She plays Kay, a woman suffering from a psychological condition who is married to John (Coyle). When the moon is in the right phase, Kay is magnetic and amazingly alive. But when the darkness closes in, she is lost to another world, a world in which John does not belong...
Writer Mark Haddon is best known for his award-winning novel The Curious Incident of the Dog in the Night-Time, which is told through the eyes of a teenager with Asperger syndrome.
May made her screen acting debut aged 12 in 1988 anti-Apartheid drama A World Apart, for which she won Best Actress at the Cannes Film Festival. Since then, she has appeared in a broad range of film, TV and theatre, with credits for the latter including Blackbird (Edinburgh International Festival and Albery Theatre), The Seagull (Edinburgh Festival Theatre), The Talking Cure (National Theatre), Far Away (Theatre Des Bouffes) and Platonov (Almeida at King’s Cross).
It's quite difficult to describe what Polar Bears is about. What I can tell you is that it doesn’t happen in any kind of chronological order – though we rehearsed it in chronological order. It’s a jigsaw puzzle of fragmented scenes that the audience have to connect to make a whole.
The play is about a woman who (you think) has a mental disorder. You see what it's like to experience the extreme highs and lows that constitute Kay’s life, and how this shapes those close to her. The intention of the play is to create a sense of psychological reorientation. It's a really original, incredibly beautiful piece of writing that challenges theatrical conventions, as well as being a very moving and powerful story. And Jamie (Lloyd) is brilliant at mining a text’s possibilities - the writer and director are a perfect combination.
Polar Bears asks the question: what is madness? It opens that question out and tries to examine it from the perspective of how we define it and how difficult and subjective that process of definition is. Madness can be an extraordinary elevation in how you perceive the world: it’s a gift as well as a curse in terms of Kay’s experience.
There are certainly connections between Polar Bears and Mark’s novels. Not just in the sense that they are about mental illness, but in the way that he plays about with the medium. In The Curious Incident of the Dog in the Night-Time, Mark redefines the landscape of the novel, and in Polar Bears he attempts something similar with the landscape of the play.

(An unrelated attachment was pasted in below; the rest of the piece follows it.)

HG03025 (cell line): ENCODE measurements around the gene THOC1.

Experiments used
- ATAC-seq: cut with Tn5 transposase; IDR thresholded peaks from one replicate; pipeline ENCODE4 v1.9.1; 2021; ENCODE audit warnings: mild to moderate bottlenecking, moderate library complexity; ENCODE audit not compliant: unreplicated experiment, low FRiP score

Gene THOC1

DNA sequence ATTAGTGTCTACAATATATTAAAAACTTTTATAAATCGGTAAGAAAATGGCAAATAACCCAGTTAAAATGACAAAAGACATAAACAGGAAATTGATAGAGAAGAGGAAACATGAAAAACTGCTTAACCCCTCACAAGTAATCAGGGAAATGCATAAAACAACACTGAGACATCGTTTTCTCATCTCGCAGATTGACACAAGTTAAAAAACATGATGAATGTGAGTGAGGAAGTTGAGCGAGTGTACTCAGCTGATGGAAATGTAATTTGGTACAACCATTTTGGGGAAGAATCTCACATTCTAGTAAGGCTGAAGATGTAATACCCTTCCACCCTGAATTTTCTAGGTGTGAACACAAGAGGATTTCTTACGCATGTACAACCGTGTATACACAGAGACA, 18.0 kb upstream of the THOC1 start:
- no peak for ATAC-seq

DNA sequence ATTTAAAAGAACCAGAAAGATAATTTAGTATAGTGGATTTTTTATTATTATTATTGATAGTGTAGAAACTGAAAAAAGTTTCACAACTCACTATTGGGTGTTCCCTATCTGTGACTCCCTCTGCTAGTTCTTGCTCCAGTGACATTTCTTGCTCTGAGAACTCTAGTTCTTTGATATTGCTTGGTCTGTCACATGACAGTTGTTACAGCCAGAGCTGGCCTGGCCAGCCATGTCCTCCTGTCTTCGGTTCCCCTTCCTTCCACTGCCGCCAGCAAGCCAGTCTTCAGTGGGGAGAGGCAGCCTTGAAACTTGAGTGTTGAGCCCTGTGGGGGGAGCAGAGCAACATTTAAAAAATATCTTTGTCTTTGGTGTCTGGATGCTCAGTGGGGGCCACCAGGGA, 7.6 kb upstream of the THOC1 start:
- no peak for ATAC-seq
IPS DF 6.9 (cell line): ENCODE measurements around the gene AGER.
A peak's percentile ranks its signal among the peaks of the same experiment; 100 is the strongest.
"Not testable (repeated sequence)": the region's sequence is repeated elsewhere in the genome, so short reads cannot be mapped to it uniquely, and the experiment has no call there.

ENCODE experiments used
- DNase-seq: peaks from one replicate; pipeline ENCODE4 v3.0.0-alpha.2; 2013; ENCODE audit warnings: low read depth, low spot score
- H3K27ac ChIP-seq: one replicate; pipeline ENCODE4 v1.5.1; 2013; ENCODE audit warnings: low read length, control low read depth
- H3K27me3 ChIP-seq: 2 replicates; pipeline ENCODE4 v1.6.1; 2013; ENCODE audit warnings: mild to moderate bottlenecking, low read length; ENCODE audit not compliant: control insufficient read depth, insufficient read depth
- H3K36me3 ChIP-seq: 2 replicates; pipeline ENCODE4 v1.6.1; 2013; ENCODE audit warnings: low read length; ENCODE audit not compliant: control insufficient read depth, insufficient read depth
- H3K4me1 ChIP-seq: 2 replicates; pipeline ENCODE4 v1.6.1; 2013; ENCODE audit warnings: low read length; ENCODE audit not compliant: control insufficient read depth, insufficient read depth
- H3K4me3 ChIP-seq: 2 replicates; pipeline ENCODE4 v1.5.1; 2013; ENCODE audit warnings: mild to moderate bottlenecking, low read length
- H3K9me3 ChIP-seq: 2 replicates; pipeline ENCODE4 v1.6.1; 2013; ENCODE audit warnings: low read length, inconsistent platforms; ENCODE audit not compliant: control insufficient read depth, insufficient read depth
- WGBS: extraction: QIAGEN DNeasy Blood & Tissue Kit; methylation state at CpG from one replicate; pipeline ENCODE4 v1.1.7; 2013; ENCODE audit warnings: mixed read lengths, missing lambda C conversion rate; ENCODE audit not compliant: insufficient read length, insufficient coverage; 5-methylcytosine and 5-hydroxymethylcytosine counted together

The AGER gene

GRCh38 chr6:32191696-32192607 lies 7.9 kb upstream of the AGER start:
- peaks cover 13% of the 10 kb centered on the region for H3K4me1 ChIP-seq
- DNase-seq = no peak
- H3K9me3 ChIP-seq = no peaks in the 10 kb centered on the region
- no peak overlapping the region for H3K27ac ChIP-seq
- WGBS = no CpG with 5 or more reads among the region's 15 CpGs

The architecture of The Curious Incident… was seen through the prism of the boy’s condition of autism. It is, tonally, very rich and extremely varied; comedy to tragedy and everything in between. Mark has a very witty way of looking at dark subjects. It's quite an adult fairytale, and I think he has that paradoxical sense of childhood fantasy being imbued with something quite macabre. The wit and humour of the play’s dark subtext is great and really pulls you in: humour is a brilliant device in that respect.
The play doesn’t set out to readdress misconceptions regarding mental illness. It is actually incidental in some ways that Kay has this condition – or this possible condition. The play is much broader: it encompasses the nature of love and relationships and asks more far-reaching questions than trying to redress our perception of madness. What Mark does brilliantly is allow you to perceive the world through this enhanced, or possibly distorted, prism.
Career to date
Acting was pretty much by accident - a happy accident though! A casting agent came to my north London state school and I was spotted to take the role of Molly in Chris Menges’ A World Apart. Acting was, strangely enough, not a childhood ambition. I got my Cannes award which got the ball rolling before I had time to think if I wanted to go to drama school. Instead, I got a place at Oxford University to read English. Doing a degree certainly helped me in terms of forensic textual analysis. It's great to have that ‘eye’ to examine a text. However, acting is not necessarily a cerebral intellectual pursuit, and it's important to concentrate on the instinctual process.
Jamie (Lloyd) and I met about a year ago. I remember seeing the Pinter plays (The Lover / The Collection) Jamie did with Richard Coyle and thinking they were absolutely brilliant …I thought I must work with this man! It’s very exciting when you see something and it just blows you away – this doesn’t happen very often. That is how you have to feel about plays like this: it is so demanding that you have to feel incredibly passionate about it. So to be working with them both now is a dream.
Working at the Donmar
The Donmar is an excellent theatre, an amazing, unusual chamber space. I don’t find its intimacy daunting, though I am conscious that an actor needs to calibrate for the space that he or she works in. However, for me, I think more in terms of the writing rather than the venue; where a play is produced is a secondary consideration.
We are very lucky in London to have such a rich theatre industry. I don’t think British theatre is ‘stuck’, I think we're in a golden age.
There is nothing for me in the pipeline I’m afraid…Always a case of seeing what comes! I think it is a terrible tendency for an actor to anticipate ‘the next thing’; it is liberating and exhilarating to just enjoy what is in the moment. You can’t plan…it can sometimes undermine what happens in the present. I feel extremely lucky to have the career that I have got. I feel incredibly privileged to work with the people that I have. Basically, as long as I get to do work that I am passionate about then I'm happy!